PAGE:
Oregon Takes a Big Step to Battle Opioid Overdoses

By Steve Buckstein

For a variety of reasons, many Americans are becoming addicted to both legal and illegal opioid drugs, risking overdose and death.*

Oregon just made it easier for friends and family members of those at risk to save their lives by administering what is known as the “overdose drug” naloxone. It “counteracts the potentially lethal effects of heroin, oxycodone and other abused narcotics.” It has become relatively easy to use in the form of a nasal mist and does not require a physician prescription.

Passed overwhelmingly in both the Oregon House and Senate, House Bill 3440 was signed into law by the Governor last week. Among other provisions, the law shields persons “acting in good faith, if the act does not constitute wanton misconduct” from “civil liability for any act or omission of an act committed during the course of distributing and administering naloxone….”

Adoption of such so-called “good Samaritan” laws in a number of states has been found to reduce opioid-related deaths.

Some critics believe that such laws encourage drug use and hamper law enforcement efforts. But, if fighting the drug war comes at the expense of lives that could readily be saved, Oregonians should reject that war, and celebrate laws that make it easier to help those harmed by dangerous drugs.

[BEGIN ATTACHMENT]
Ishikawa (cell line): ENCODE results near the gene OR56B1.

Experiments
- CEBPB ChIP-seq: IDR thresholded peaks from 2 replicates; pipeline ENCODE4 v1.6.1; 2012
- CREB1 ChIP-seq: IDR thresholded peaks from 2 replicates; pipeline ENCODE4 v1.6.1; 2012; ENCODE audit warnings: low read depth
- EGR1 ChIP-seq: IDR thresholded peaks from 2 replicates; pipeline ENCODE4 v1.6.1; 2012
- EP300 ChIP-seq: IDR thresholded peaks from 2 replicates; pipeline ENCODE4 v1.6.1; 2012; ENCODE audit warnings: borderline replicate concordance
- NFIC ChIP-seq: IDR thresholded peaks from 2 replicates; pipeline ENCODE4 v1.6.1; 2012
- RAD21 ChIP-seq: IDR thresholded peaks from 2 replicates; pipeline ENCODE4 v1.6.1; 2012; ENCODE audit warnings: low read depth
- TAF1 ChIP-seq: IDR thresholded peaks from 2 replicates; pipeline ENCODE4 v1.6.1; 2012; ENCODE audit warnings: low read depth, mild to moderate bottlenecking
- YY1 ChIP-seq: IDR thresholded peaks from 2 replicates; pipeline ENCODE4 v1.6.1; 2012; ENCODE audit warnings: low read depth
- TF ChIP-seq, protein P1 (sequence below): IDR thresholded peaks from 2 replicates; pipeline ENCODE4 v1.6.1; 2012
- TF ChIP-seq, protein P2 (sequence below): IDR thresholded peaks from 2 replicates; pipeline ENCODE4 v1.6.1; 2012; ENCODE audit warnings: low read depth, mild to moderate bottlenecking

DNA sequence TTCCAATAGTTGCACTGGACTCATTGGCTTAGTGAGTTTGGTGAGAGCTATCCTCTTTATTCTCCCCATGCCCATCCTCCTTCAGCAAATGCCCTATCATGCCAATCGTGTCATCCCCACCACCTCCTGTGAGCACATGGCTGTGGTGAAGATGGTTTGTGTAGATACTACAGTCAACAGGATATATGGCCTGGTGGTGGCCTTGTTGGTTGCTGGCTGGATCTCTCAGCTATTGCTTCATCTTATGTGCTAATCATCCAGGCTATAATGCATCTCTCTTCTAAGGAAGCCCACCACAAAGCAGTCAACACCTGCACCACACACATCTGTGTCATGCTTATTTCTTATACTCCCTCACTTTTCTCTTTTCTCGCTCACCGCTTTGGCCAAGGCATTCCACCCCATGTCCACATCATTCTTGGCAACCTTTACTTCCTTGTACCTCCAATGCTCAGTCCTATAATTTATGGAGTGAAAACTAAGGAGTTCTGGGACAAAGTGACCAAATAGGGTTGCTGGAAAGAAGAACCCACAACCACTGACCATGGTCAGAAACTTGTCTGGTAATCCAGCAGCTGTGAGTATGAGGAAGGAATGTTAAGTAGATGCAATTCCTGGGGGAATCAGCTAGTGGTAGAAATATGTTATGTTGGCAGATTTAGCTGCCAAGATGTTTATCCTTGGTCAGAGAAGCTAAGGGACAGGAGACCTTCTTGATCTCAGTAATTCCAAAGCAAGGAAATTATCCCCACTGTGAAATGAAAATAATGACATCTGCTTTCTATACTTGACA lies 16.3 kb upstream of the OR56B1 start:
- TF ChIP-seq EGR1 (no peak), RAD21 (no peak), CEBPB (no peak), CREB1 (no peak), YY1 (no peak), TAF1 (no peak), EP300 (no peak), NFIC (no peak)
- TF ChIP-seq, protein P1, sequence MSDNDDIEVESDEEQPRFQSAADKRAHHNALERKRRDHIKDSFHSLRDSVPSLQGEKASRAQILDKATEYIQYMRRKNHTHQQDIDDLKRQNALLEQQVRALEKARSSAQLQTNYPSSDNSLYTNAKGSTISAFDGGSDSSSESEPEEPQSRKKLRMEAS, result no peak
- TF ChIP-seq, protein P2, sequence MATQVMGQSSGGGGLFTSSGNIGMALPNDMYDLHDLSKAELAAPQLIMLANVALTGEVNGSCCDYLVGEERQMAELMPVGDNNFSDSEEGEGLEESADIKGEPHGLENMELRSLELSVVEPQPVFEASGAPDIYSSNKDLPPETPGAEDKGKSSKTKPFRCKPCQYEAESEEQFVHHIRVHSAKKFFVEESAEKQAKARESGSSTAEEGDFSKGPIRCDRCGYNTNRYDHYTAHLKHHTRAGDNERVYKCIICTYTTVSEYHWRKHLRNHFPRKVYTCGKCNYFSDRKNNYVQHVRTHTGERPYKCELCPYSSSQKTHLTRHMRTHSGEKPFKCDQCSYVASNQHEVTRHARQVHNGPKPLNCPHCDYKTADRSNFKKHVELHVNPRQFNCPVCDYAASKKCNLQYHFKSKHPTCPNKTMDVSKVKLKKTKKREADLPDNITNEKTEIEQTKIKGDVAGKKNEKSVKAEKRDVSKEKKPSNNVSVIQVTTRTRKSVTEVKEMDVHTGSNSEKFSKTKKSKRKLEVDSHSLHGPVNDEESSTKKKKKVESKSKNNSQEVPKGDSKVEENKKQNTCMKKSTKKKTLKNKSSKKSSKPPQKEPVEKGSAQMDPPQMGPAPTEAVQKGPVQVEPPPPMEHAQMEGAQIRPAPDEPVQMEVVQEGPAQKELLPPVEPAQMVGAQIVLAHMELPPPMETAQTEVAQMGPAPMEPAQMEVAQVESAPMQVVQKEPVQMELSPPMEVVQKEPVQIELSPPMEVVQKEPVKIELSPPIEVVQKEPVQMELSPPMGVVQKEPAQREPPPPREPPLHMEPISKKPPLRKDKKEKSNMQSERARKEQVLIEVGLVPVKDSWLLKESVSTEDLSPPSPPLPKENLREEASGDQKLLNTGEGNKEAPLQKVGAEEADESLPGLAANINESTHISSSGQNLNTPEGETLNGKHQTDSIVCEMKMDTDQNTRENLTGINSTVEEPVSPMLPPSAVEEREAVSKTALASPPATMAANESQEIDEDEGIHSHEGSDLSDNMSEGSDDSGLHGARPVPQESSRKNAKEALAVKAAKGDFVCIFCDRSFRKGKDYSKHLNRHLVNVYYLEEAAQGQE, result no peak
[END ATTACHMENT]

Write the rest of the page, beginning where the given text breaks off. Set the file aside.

* The Wall Street Journal just editorialized on the opioid epidemic on August 15, noting that overdose deaths are rising much faster in certain states like Oregon that opted into ObamaCare’s Medicaid expansion.


Steve Buckstein is Senior Policy Analyst and Founder of Cascade Policy Institute, Oregon’s free market public policy research organization.

“A Republic, If You Can Keep It”

Our Constitution is 225 years old this week. In a famous story, a woman asked Benjamin Franklin, “Well, Doctor, what have we got, a republic or a monarchy?” He replied, “A republic, if you can keep it.”

Constitutionally limited government was our new country’s distinctive characteristic. But while we have rights as individuals, we are also members of society. Limited government works best when our common values act as our rights’ line of first defense. John Witherspoon, a member of the Continental Congress from New Jersey and a signer of the Declaration of Independence, wrote: “A Republic must either preserve its virtue or lose its liberty.”

Personal virtue, honesty, responsibility, and courtesy are the basis of relationships, communities, and a sound marketplace. Expanding government regulations will fill the vacuum created when people don’t respect each other, keep their word, or deal fairly with others. Every time we experience an epic failure of honesty, integrity, and justice, government responds with thousands of pages of laws and regulations.

Defending American freedom and minimizing intrusive government require both standing up for our founding principles and proactively living with integrity. “Character,” it is said, “is doing what is right when no one is looking.” If we do that, we’ll keep our Republic. When we don’t, government will arbitrate, and regulation will increasingly dictate every aspect of American life.

Kathryn Hickok is Publications Director and Director of the Children’s Scholarship Fund-Portland program at Cascade Policy Institute.